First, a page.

L

Fig. 5.7. Compressive strength of a member loaded at an angle a to the grain.

5.3.3 Members subjected to axial tension

These are members that are subjected to a tensile action acting parallel to the grain and through the centroidal x-x axis of the member as shown in Figure 5.8. Such members function as ties in pin jointed trusses and provide tensile resistance to overturning forces in stud walls.

Although the tensile strength, /t,0,k, of clear wood samples is greater than the compression strength, /c,0,k, because tension failure occurs in a brittle rather than a ductile mode and also because of its sensitivity to the effects of grain slope, knots and other defects, the tensile strength of structural timber is generally less than the compression strength. This is particularly the case at the lower strength classes.

With tension members buckling will not arise and so slenderness considerations are only relevant if there is a risk of a stress reversal condition, for example due to the effect of wind loading on members in truss frameworks or in wall studs.

A tension member should be checked at the weakest point and this will normally be at connections. As connection design will follow after the member has been selected, the design of tension members normally involves a trial and error process. Assumptions are made as to the type and size of connections to be used and the adequacy of the tension member is confirmed at the connection location allowing for a loss of area due to the assumed connection. After the connections have been designed, the member is rechecked taking into account the actual net cross-sectional area. It is to be noted that in EC5, 5.2 (3), the effect of loss of cross-sectional area may be ignored where nails and screws with a diameter of 6 mm or less driven without pre-drilling are used. However, as required by EC5, 5.2 (4), all holes within a distance of half the minimum fastener spacing measured parallel to the grain from a given cross-section should be taken as occurring at that cross-section.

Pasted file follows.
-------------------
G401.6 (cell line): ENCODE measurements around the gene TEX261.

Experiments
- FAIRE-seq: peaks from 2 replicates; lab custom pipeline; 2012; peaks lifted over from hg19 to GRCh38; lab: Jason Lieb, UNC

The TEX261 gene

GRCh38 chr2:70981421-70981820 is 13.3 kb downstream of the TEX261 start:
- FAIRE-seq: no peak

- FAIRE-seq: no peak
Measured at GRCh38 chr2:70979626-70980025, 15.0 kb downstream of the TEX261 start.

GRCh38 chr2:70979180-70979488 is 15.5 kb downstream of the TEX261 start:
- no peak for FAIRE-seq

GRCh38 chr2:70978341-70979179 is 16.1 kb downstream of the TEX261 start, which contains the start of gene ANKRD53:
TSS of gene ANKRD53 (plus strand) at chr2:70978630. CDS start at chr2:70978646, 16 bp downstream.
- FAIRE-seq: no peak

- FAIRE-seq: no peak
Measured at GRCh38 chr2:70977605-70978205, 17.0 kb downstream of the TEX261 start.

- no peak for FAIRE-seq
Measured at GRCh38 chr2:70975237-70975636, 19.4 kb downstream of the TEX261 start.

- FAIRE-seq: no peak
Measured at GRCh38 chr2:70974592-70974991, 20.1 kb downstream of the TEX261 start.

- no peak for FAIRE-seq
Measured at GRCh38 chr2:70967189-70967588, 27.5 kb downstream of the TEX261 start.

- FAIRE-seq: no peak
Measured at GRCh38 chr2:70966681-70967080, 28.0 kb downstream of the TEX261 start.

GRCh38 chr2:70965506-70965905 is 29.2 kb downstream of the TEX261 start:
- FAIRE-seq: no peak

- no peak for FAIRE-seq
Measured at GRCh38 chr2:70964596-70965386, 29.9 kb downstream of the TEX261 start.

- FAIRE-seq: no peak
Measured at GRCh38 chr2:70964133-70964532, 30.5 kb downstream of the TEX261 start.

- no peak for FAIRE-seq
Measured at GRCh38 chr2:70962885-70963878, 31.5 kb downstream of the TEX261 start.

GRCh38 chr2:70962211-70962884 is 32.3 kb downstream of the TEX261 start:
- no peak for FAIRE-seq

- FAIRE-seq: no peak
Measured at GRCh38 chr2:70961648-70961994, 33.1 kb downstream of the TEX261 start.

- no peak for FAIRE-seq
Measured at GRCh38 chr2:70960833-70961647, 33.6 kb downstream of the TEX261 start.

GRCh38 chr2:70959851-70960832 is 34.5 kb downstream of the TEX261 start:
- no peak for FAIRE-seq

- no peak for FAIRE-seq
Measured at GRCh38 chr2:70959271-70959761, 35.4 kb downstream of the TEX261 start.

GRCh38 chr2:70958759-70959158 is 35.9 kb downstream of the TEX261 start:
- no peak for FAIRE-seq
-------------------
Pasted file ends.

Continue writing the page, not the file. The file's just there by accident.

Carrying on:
The EC5 procedure for the design of axially loaded members is as follows:

The design tensile stress in the member must be less than the design tensile strength:

Fig. 5.8. Axial tension.

CTt,o,d is the design tensile stress parallel to the grain, and

^net where Nd is the design axial load and Anet is the net cross-sectional area after allowing for the effect of the connection. If the connections are different at each end of the member, the end with the minimum net cross-sectional area must be used.

/tj0jd is the design tensile strength parallel to grain, and

„ kmod ' ksys • kh ' /t,0,k , ft,0,d = - (5.18)

Km where kmod and ksys are as defined in equation (5.10), and kh is the size effect modification factor for members under tension, discussed in Chapter 2 and given in Table 2.11. The largest cross-sectional dimension of the member should be used to evaluate the factor. When dealing with LVL, the factor is defined as kt, and is associated with member length. /t 0 k is the characteristic tensile strength of the timber or wood-based product parallel to the grain. Strength information for timber and the commonly used wood-based structural products is given in Chapter 1.

See Example 5.7.2.

0 0

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